Obtain news and background information about sealing technology, get in touch with innovative products – subscribe to the free e-mail newsletter.
A Green Oasis on the Factory Grounds
“We all take care!” These four words stand for the extraordinary commitment of employees working at Freudenberg and its business groups. The program encourages them to promote sustainability at every company location, and then share their ideas with other facilities – whether in the field of occupational safety, health or environmental protection. Employees at the company’s location in Chennai recently came up with an impressive ecological project.
A metropolis with millions of inhabitants, Chennai is located in the south of the Indian subcontinent. It is known by two other names as well: Until the 1990s, this coastal city was officially called Madras. And due to the important automotive companies located there, it’s also known as “India’s Detroit.” Freudenberg-NOK Pvt. Ltd (FNI), a unit of Freudenberg Sealing Technologies, built a plant in Chennai several years ago. After all, Freudenberg seals are in demand in India’s auto industry, and the location guarantees that the plant’s products only have to travel short distances to reach its customers.
High-Quality Water Treatment in the Era of Sustainability
A state-of-the-art Effluent Treatment Plant (ETP) has been operating on the factory grounds since January 2020. It treats the industrial water generated by the Chennai plant’s phosphatization facility. In the process, the steel carrier parts for certain seals are dipped in a dilute solution to clean them. The benefit: Phosphatization protects metal parts from corrosion. This step enables seals to maintain their function as long as possible. For its part, the use of the ETP ensures that the wastewater is cleaned so thoroughly that it can be used for other purposes in the factory’s processes. Especially in Chennai, that is no small advantage: Like many other cities in India, it is heavily dependent on monsoon rains. If they don’t arrive on time or are less abundant than usual, the shortfall can affect the region’s water supply.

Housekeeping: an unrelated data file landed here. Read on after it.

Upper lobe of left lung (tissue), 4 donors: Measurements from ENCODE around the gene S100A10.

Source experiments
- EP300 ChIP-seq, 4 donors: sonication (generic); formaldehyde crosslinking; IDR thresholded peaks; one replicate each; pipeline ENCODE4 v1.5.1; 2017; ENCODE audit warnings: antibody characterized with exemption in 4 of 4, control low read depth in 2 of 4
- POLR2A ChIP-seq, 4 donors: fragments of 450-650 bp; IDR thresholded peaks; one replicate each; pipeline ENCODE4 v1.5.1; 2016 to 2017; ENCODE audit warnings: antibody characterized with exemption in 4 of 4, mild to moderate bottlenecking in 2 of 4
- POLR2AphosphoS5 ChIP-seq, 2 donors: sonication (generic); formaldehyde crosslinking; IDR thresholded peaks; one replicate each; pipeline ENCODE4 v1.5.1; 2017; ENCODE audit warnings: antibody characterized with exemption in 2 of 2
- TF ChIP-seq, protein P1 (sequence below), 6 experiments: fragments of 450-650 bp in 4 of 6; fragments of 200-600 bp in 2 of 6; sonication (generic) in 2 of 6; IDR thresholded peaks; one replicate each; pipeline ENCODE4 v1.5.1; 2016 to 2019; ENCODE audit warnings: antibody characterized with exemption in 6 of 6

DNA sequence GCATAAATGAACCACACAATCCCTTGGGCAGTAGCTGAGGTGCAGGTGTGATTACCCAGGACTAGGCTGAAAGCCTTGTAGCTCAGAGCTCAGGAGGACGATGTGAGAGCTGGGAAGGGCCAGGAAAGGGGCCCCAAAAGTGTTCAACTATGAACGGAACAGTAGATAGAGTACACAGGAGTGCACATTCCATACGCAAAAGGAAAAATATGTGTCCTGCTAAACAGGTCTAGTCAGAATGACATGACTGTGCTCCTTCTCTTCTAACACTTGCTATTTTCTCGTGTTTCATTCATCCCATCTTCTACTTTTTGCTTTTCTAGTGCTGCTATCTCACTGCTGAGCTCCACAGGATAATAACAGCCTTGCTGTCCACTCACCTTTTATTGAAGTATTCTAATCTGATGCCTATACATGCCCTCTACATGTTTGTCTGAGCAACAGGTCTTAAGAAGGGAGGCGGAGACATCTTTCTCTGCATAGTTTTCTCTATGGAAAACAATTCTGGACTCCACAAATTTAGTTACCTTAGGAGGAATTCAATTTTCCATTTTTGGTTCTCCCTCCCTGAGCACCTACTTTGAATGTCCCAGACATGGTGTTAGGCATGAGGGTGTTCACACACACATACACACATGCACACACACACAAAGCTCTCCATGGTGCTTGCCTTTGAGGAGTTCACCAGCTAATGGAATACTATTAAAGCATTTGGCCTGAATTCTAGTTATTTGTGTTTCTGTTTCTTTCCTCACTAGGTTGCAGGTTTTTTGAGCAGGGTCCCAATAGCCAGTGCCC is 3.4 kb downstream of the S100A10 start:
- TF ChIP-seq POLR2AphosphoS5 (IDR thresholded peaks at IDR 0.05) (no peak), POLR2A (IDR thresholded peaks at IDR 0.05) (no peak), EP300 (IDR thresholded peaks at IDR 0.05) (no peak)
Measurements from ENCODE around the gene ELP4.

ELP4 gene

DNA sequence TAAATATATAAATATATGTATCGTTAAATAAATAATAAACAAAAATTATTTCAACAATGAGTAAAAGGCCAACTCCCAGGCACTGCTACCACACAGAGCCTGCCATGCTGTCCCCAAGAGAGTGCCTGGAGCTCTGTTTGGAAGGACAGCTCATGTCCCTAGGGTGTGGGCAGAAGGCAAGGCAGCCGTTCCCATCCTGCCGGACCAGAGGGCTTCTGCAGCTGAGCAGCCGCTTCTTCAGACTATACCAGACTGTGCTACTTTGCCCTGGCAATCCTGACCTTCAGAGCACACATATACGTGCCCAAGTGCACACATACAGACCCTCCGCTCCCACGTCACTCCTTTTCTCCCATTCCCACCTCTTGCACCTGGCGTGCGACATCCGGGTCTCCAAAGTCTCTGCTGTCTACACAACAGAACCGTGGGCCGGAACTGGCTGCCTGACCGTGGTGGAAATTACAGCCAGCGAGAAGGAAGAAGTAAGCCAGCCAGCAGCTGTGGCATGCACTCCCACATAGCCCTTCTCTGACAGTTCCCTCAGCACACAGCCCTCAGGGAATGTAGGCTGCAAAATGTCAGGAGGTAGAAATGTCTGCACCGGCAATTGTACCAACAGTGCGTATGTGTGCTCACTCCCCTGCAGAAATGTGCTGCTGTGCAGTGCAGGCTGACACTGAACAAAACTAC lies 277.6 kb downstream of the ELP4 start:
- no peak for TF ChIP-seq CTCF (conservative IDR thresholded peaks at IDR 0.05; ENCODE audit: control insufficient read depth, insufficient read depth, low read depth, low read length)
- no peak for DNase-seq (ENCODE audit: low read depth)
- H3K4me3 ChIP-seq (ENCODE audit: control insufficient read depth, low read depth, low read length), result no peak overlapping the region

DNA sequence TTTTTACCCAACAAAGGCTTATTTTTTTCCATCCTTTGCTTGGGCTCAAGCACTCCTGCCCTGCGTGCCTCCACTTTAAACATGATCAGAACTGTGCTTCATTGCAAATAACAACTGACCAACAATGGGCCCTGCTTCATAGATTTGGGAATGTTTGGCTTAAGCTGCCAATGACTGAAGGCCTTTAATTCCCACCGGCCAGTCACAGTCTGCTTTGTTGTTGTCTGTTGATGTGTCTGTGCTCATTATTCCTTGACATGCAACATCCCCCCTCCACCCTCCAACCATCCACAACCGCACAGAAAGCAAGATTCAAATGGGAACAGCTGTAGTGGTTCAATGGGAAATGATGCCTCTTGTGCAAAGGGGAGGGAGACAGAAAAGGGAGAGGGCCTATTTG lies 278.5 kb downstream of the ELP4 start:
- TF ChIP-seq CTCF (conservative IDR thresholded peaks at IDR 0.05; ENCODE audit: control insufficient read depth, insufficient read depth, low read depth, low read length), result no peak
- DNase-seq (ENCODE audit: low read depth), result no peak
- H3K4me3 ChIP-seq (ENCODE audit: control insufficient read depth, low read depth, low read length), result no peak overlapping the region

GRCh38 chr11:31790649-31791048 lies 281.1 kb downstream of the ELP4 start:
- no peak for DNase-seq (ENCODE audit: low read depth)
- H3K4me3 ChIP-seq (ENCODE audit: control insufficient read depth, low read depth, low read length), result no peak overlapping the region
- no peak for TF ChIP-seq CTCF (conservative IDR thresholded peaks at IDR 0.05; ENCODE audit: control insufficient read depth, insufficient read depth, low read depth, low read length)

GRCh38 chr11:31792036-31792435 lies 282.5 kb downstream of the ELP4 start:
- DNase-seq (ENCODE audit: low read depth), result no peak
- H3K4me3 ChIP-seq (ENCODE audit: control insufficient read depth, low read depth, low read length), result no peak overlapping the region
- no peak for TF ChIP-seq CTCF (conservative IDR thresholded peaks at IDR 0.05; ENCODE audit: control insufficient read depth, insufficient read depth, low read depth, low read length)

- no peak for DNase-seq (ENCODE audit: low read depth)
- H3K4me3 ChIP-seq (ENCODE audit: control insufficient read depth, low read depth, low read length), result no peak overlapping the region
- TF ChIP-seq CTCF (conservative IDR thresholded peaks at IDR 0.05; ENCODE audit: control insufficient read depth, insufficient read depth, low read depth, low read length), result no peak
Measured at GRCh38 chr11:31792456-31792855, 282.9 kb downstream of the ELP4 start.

Accordingly, the ETP at the Freudenberg site is taking an approach that is both significant and sustainable in equal measure. It is not only possible to safely reuse the treated effluent – the system also helps the Chennai site conserve water. The heat wave that struck wide swaths of India in the spring of 2022 highlighted the need to deal especially carefully with water as a resource. Shortly after the completion of the ETP, Chennai’s management highlighted the importance of sustainable operations, spurring the formation of a “Corporate Social Responsibility” team. Once the CSR team took shape, it coordinated employee training. “With these measures, we wanted to create an awareness of how important it is to conserve the environment and natural resources,” said Jagannath Umapathy, a member of a team that helps to get sustainability projects rolling. “After all, we absolutely have to preserve the environment for future generations.”